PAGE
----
2. By mid 2013 the leadership of at least 8 member church have heard about the urgent and continuing importance of Climate Change
  3. By mid 2013 the delegation members have meaningfully contributed to civil society and ecumenical coalition
  4. By mid 2013 the delegation members have meaningfully accompanied and advocated in the UNFCCC process

In order to prepare the whole group before attending the meeting in Doha we have planned to facilitate two webinars. The two webinar will be co-facilitated by the three of us with Roger. Basically the webinar will look into deepening the understanding of the delegates about Climate Change in general, UNFCC processes, the COP meeting itself and explore more into understanding respective delegate’s local context of how Climate Change is dealt with in the local church and the country.

COP18 and the Meeting of the Parties of the Kyoto Protocol will be held from 26th November to the 7th December 2012 in Doha, Qatar. For the Conference we have we have strategies to facilitate our delegates to understand more into the process of discussion in the two major areas; MITIGATION and ADAPTATION. We are also expected to join ecumenical and civil society’s coalitions to advocate on specific issues that are in line with the values and visions of LWF. The time there in Doha will be hectic and we are also expecting last minute planning and strategies depending on what we see there on the ground.

And now after the meeting each one of the delegate is expected to develop a concept of what they will be doing back at their local churches in order for us to achieve our four main goals by mid 2013. As co-leaders we hope to facilitate with the rest of the delegates during the stay in Doha to develop ideas so delegates grasp what they can do effectively back at their respective context.

An Experience at the UN High-Level Meeting on Youth

1. Introduction

UN-Headquarter-NY
Among the 400 NGO’s who were registered to attend the UN High-Level Meeting on Youth from 25th – 26th July 2011, LWF registered three of us as its representatives to this event. Daan Leker from Netherlands, Matt Wertman from USA and I, Warime Guti from Papua New Guinea. Daan Leker and I represent two of the ten (10) LWF Council members under the age of 30 while Matt represent Evangelical Lutheran Church in America (ELCA) youths as the current president of the ELCA Youth.

2. Our participation at the meeting

When we were selected to attend the meeting, it was still unclear for us of what we will actually do. As we were getting into the meeting it all came clear that we were more of observers to this UN General Assembly meeting on youth.

There was a drafted “Outcome Document” from all our inputs. The inputs came from both civil societies and the governments. LWF Youths also submitted a statement that was registered and used as a source for the drafting of this outcome document. The theme of this draft outcome document is “Dialogue and Mutual understanding”.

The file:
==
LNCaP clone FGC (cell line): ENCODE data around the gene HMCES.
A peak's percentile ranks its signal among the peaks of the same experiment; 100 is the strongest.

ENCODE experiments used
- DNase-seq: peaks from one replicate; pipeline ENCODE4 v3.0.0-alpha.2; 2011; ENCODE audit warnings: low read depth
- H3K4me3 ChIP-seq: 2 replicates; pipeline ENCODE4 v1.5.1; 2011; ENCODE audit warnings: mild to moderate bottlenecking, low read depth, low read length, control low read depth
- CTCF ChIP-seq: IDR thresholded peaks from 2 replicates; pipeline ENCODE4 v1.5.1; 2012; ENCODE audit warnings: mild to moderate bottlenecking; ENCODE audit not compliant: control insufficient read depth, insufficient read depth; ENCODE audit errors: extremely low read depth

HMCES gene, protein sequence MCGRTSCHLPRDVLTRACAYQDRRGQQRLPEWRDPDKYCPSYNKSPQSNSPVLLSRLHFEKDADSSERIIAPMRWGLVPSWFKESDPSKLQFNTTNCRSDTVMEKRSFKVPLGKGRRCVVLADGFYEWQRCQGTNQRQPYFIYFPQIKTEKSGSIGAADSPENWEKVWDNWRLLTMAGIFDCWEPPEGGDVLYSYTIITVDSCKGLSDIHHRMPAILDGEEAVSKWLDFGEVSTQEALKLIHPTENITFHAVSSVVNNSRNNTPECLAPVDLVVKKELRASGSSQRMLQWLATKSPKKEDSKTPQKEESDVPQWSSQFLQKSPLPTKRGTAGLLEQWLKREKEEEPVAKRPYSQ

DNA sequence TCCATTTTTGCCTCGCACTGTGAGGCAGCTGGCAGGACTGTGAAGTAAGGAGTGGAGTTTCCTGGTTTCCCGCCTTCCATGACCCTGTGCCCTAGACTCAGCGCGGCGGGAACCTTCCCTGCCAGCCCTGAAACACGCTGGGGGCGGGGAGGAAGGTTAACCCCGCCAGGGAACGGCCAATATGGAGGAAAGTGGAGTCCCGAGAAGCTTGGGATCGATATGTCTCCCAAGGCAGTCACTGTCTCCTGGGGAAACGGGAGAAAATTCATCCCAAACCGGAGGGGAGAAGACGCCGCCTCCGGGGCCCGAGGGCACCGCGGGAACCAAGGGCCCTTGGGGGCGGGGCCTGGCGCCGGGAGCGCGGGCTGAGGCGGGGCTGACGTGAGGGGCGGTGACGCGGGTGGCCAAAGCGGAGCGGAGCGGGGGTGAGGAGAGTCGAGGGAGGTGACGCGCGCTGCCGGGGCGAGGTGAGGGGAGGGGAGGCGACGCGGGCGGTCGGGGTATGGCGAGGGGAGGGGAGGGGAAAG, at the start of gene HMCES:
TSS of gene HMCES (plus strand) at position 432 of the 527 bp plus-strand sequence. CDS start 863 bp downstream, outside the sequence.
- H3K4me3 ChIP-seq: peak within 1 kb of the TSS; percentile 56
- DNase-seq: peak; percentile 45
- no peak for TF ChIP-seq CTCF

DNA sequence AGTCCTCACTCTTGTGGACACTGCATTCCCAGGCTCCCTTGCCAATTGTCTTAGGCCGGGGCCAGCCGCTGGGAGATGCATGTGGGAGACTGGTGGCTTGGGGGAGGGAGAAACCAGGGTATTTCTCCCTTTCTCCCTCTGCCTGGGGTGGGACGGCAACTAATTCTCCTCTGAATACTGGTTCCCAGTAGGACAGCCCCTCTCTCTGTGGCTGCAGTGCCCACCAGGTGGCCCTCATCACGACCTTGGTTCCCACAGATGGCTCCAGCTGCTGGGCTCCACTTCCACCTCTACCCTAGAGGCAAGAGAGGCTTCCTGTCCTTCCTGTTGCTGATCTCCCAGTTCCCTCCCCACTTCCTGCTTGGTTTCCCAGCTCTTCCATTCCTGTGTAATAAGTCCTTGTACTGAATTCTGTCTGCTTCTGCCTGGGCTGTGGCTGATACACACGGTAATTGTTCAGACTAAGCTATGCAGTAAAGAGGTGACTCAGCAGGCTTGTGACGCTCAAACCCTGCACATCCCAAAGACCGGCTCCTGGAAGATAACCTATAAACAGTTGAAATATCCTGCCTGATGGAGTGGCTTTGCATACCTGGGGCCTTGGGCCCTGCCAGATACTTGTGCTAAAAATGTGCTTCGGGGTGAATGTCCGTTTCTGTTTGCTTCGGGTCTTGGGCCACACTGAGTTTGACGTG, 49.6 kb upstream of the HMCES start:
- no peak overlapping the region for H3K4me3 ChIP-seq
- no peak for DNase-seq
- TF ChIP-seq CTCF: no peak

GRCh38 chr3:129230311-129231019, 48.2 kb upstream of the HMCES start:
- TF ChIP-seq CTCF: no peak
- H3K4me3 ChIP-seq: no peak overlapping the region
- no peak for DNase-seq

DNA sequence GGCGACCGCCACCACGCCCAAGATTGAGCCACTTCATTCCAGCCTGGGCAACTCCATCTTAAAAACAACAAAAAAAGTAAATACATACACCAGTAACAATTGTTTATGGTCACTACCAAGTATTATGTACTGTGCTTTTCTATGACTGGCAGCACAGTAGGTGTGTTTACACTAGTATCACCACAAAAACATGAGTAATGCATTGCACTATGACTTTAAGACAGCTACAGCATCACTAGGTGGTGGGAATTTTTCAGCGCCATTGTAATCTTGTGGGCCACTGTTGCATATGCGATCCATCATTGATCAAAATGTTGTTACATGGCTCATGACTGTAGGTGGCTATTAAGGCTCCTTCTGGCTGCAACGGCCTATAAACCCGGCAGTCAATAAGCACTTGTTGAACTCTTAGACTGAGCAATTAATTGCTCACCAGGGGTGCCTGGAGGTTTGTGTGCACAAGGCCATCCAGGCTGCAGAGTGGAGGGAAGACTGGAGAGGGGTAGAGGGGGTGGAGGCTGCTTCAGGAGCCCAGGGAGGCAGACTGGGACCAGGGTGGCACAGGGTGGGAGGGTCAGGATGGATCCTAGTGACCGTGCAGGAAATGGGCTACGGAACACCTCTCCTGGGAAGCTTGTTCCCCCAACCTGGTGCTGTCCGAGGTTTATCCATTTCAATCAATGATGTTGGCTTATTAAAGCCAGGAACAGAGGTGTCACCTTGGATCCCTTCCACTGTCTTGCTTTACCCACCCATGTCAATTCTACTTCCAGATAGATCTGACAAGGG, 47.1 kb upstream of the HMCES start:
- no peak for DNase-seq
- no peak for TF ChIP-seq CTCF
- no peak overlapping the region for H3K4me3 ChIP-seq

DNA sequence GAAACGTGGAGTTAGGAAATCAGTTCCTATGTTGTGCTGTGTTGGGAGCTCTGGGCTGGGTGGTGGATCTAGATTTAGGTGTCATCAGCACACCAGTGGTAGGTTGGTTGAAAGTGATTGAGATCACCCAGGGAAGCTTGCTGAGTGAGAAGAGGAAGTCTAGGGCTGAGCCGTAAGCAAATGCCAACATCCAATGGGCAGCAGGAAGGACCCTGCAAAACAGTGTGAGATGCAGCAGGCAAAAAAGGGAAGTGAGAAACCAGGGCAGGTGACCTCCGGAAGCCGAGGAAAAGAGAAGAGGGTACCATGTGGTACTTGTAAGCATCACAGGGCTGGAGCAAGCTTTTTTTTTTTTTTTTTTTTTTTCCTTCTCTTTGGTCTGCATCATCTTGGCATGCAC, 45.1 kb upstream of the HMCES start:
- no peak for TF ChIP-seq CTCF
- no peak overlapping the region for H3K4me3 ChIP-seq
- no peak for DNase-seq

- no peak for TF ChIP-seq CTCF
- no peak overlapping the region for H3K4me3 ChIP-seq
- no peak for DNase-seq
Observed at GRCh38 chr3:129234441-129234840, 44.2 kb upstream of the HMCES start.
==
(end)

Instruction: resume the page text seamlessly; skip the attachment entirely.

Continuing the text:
3. The UN High-Level Meeting on youth

UN GA Hall, looking down from 4th balconyThe two days meeting was all about this draft outcome document of the High-level Meeting of the General Assembly on Youth: Dialogue and Mutual Understanding.

Day 1 (25th July 2011) was focus on the theme of the draft document “Dialogue and Mutual Understanding” while Day 2 (26th July 2011) was focus on the whole draft outcome document.

At such UN High-level meeting only the government delegates speak while all other delegates observe. We were more of being observers and advocators.

To be honest I am not sure what the UN will act next after this meeting. I know that the UN General Assembly adopted the draft outcome document but then what is the visible thing that we all can visualize as the outcome of this meeting. Maybe a UN Youth Agency will be set up or UN will push that each member state has to at least have one youth delegate at all its UN meetings. I am not sure, the meeting just ended when the last country gave his speech. The closing plenary wasn’t closed with a resolution moved by the government delegates or something so I am not sure. You can check it out on the UN webcast

5. Other world youth organisations

Faith based youth delegatesAt this meeting we also have the opportunity to meet members of other world youth organisations. The outspoken world youth organisation is the International Coordination Meeting of Youth Organisation (ICMYO). It was the first time for the three of us to come across ICMYO.

ICMYO gathers membership-based, democratic, representative, and accountable international youth NGOs and regional youth platforms. The main objectives of ICMYO are: 1) to strengthen cooperation among youth organisations at the regional and global levels and 2) the coordination of political inputs to global youth policy processes. You can learn more on ICMYO at http://www.icmyo.wordpress.com.